If you’ve walked around Downtown Boise this summer, you may have noticed many buildings sporting brand new awnings over the sidewalk.
Several of the projects have been funded at least in part by public funds from the Capital City Development Corporation, including:
- Fidelity Building/Diablo and Sons at Idaho St. and 8th St.
- Residence Inn by Mariott, Capitol Blvd. and Myrtle St.
- The One Nineteen, 10th St. and Grove St.
- Kount Building, Main St. and 10th St.
- Wells Fargo Center (Lucky Fins center), Main St. and 8th St
- Business Interiors of Idaho, Capitol Blvd. and Grove St.
- Main + Marketplace (former Capital Terrace), 8th St. and Main St.
In each case, CCDC granted the owners of the building dollars to fund at least part of the awning project through the agency’s Type I Participation Program. The idea is to provide an amenity that serve the greater public – by extending over the public right-of-way and providing shelter from snow and ice.
But during a late August meeting, CCDC board member (as well as city councilor and developer) Scot Ludwig spurred a nearly 45-minute discussion about what he described as ‘free awnings,’ when the board was set to vote to approve an awning project for the Adelman Building at Capitol Blvd. and Idaho St.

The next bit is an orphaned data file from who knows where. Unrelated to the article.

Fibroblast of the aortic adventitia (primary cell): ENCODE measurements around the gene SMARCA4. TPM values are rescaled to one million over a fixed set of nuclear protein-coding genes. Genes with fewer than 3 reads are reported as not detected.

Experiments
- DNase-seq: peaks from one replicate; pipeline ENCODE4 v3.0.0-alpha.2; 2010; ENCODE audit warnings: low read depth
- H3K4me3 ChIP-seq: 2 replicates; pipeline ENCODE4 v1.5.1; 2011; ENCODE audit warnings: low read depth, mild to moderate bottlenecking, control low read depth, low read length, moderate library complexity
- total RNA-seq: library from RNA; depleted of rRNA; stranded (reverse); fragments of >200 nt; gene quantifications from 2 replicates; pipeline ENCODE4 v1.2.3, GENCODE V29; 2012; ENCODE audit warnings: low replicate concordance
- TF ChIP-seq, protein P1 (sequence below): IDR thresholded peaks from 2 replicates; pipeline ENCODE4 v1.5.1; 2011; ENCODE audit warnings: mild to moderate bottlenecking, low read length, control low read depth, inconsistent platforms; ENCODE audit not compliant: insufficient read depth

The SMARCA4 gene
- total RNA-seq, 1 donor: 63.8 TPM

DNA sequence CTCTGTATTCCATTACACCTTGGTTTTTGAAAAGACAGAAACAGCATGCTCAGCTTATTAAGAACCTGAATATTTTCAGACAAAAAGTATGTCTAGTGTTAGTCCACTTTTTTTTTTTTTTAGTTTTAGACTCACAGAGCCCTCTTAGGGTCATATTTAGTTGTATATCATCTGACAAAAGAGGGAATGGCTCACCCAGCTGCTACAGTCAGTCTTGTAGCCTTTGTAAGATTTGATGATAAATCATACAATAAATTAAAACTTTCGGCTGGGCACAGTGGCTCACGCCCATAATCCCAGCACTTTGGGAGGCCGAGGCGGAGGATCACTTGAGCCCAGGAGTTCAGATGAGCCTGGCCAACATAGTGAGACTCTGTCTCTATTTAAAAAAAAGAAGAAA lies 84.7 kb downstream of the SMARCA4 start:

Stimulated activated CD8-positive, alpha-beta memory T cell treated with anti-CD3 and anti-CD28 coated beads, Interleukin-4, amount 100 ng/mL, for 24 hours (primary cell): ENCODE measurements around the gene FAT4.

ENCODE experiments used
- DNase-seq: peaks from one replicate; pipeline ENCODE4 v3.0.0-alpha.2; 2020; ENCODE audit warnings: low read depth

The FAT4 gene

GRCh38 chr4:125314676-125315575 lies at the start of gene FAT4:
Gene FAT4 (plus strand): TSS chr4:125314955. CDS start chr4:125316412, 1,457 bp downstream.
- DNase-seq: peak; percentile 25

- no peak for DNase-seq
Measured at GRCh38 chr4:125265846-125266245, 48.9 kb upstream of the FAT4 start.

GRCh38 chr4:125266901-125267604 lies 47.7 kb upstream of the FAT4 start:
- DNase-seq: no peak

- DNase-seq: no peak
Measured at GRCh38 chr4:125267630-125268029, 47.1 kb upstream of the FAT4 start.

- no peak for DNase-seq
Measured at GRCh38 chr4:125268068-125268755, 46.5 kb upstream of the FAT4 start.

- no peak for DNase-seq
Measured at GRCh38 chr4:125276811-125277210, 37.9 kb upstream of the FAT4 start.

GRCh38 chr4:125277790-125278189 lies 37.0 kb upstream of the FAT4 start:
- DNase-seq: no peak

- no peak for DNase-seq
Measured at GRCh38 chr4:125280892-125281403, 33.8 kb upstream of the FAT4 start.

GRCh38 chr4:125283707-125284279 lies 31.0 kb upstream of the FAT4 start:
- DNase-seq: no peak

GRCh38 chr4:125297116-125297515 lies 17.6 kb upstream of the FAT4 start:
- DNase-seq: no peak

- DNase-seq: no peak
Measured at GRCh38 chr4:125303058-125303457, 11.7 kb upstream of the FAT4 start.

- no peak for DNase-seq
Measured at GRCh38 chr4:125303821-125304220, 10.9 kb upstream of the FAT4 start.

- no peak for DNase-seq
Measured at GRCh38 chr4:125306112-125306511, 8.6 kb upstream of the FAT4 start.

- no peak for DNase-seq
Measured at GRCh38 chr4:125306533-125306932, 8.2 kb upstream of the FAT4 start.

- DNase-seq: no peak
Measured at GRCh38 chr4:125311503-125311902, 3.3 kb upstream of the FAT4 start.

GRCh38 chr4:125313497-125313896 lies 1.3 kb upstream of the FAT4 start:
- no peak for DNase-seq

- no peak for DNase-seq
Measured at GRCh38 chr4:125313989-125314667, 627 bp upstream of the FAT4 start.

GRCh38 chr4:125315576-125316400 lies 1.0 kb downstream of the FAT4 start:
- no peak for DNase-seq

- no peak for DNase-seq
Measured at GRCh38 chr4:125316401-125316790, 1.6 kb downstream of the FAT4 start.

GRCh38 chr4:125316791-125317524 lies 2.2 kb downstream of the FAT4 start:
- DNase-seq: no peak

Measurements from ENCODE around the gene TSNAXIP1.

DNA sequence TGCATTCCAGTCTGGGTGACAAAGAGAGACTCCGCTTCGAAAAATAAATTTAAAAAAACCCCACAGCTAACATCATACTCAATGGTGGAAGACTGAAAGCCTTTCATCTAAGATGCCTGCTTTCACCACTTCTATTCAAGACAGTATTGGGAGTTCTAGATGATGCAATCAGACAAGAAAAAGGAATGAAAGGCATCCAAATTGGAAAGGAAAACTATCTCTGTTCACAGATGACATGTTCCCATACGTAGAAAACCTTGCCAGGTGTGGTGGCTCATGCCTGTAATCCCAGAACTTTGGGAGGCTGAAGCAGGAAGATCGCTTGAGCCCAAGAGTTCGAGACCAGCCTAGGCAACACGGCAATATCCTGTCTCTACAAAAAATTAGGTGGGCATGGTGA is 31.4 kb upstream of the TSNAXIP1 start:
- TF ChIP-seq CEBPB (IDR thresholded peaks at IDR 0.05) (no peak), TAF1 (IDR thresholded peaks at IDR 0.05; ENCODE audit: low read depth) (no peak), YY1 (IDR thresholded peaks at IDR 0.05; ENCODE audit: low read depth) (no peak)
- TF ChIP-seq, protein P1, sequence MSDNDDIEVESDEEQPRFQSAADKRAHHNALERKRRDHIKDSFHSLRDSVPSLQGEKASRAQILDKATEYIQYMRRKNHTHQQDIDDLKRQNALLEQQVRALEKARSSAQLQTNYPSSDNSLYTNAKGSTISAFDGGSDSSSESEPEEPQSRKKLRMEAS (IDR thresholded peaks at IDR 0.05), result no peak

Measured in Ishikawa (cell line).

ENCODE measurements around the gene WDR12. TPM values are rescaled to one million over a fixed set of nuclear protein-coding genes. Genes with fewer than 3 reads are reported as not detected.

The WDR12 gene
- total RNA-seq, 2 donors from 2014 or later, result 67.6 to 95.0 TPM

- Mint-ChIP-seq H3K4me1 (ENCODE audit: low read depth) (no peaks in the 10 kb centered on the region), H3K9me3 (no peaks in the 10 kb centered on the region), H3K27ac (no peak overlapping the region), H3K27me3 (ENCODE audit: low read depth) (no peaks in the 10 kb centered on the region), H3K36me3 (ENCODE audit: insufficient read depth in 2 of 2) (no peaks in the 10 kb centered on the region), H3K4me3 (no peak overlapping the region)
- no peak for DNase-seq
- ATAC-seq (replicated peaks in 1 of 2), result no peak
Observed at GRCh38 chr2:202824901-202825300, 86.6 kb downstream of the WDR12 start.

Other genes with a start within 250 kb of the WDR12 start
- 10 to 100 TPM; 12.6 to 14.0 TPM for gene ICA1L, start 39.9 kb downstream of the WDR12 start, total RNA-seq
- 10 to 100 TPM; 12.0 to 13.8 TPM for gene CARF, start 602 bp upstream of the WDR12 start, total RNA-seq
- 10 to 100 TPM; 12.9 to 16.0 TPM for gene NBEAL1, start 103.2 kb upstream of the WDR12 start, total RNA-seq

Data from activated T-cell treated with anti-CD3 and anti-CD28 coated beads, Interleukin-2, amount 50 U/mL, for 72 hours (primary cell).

“It certainly would beautify Capitol Blvd., but this building owner is also competing with other private building owners for office space,” Ludwig said, referring to building owner Alturas Capital. “I think in this economy having free awnings, for lack of a better word, that we are paying for – needs to be looked at.”
Ludwig said he was concerned that this particular request isn’t part of a larger current remodeling project, and he felt like much of the awnings covered stairwells, building entrances and restaurant patios.
CCDC staff member Laura Williamson emphasized that the project met the requirements of the Type I project, including 75% of them covering public right-of-way.
The Adelmann awnings were ultimately approved by the board at the behest of Maryanne Jordan who noted it was a ‘fairness issue,’ and that the agency should not change in mid-stream. She did spur discussion that directed staff to look at the parameters for similar projects in the future.
“I think it’s definitely worth revisiting, because, we have to adjust our strategies and tactics depending on what our needs are,” board member Ben Quintana said. “There’s been like an awning snowball effect – there’s been a lot of these coming forward.”
Quintana said he is excited about the look of the new awnings around the downtown Boise area, but wants to ensure the program meets future needs.
CCDC executive director John Brunelle said the Adelmann project was part of a larger focus
“It will serve a good public purpose, and it completes the comfort and safety for pedestrians walking from Bar Gernika to Waffle Me Up,” he said, emphasizing that his team is ready to reevaluate how the Type I agreements are used in the future. “Message received by staff. It’s welcome and we are eager to do that and we welcome that.”
Staff will come back to the board on the issue at a meeting in November, Williams tells BoiseDev.